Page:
Yes, you can, and it’s the recommended option. CRM and ERP systems are equally as valuable, but they work best when they’re properly aligned, integrated and able to share one another’s data.
If you were to invest in both CRM and ERP software without integrating the two, this would require a huge amount of maintenance and upkeep. What’s more, duplicates and errors could undermine any benefits you glean from the two systems, so it’s always better to integrate the two from the start.
A fully integrated ERP and CRM system guarantees that every business function can benefit from the software. For example, sales and marketing can utilise the same centralised data set as warehousing and logistics personnel – an advantage that could help streamline processes and cut costs in the future.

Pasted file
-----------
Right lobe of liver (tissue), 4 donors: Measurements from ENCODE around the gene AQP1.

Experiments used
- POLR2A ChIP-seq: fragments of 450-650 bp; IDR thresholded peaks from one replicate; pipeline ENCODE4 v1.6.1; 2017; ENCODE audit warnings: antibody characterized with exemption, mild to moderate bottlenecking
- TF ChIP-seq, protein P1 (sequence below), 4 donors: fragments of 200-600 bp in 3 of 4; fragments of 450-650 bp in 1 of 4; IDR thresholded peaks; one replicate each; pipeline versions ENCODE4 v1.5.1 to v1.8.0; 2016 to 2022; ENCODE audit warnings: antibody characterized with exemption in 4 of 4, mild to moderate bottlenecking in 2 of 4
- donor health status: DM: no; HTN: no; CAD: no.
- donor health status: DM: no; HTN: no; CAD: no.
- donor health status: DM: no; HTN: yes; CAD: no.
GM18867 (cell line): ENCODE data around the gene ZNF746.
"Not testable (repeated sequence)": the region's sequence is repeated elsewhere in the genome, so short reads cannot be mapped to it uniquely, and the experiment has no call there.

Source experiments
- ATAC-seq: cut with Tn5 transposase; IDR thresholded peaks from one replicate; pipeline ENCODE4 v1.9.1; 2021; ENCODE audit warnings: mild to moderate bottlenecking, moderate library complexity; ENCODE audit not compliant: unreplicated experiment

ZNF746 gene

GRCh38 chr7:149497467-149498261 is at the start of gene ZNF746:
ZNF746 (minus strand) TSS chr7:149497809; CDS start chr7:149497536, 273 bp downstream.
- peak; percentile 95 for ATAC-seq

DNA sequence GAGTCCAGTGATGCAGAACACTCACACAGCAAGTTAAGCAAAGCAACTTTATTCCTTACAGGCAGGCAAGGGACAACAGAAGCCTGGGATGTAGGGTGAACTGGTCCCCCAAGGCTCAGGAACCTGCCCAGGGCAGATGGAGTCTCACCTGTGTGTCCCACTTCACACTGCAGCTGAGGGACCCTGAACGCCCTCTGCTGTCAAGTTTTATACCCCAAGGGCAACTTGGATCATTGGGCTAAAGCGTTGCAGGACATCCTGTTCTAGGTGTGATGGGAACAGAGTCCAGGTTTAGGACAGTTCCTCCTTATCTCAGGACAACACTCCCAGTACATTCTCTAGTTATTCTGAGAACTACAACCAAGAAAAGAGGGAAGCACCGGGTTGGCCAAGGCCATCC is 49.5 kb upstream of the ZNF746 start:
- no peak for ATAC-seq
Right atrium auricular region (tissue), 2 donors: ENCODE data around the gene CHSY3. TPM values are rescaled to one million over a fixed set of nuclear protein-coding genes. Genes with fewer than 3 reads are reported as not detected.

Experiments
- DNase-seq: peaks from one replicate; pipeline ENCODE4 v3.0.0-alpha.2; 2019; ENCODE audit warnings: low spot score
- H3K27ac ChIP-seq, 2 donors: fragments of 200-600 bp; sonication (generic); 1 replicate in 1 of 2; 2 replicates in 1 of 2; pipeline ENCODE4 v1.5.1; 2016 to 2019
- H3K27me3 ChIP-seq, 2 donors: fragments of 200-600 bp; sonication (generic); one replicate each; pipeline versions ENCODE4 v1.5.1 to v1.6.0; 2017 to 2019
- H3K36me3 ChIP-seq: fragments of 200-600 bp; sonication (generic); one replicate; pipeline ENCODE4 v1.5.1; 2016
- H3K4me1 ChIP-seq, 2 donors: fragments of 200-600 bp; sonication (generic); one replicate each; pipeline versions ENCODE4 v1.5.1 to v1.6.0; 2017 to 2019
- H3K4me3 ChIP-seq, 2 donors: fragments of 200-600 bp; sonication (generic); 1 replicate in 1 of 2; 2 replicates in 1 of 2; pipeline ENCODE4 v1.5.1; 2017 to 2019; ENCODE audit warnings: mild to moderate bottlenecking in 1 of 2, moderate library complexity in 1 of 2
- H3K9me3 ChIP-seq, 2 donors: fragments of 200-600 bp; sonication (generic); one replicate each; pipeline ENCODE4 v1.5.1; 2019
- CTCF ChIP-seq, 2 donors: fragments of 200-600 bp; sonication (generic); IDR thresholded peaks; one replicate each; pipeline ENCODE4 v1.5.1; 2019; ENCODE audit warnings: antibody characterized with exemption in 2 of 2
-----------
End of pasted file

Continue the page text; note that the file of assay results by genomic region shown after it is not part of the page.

Typically, CRM is built into a full ERP system; this is the most efficient and practical means of integrating the two platforms. It can also save cost, with the installation of a CRM module on an existing ERP system being considerably cheaper than the upfront and ongoing cost of a full standalone CRM product.
We hope you’ve found this guide on CRM and ERP useful, and that it’s shed light on how the two systems compare. At Intact, we can help you find the best software solutions for your business needs, with an experienced team here to make sure you get the most from your systems. For more information or to speak to one of our expert technical advisers about your requirements, visit the homepage or get in touch.